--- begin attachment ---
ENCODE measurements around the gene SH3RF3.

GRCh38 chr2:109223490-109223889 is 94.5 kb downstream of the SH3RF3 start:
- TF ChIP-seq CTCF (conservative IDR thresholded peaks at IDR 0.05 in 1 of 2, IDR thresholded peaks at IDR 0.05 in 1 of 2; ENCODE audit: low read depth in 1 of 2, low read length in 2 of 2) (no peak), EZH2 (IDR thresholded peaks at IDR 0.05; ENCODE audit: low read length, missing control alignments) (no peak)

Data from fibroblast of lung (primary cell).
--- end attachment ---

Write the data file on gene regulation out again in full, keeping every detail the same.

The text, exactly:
ENCODE measurements around the gene SH3RF3.

GRCh38 chr2:109223490-109223889 is 94.5 kb downstream of the SH3RF3 start:
- TF ChIP-seq CTCF (conservative IDR thresholded peaks at IDR 0.05 in 1 of 2, IDR thresholded peaks at IDR 0.05 in 1 of 2; ENCODE audit: low read depth in 1 of 2, low read length in 2 of 2) (no peak), EZH2 (IDR thresholded peaks at IDR 0.05; ENCODE audit: low read length, missing control alignments) (no peak)

Data from fibroblast of lung (primary cell).